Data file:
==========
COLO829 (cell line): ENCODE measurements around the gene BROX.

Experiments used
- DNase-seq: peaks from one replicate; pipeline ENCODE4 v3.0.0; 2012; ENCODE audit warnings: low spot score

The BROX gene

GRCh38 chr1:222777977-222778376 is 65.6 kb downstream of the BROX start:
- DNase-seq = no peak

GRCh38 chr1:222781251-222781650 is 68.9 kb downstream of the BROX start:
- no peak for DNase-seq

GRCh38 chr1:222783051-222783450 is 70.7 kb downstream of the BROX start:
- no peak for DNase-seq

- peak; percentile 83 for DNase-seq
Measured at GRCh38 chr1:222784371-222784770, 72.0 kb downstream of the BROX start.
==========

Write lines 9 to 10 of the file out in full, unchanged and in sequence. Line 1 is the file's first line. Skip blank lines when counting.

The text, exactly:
GRCh38 chr1:222783051-222783450 is 70.7 kb downstream of the BROX start:
- no peak for DNase-seq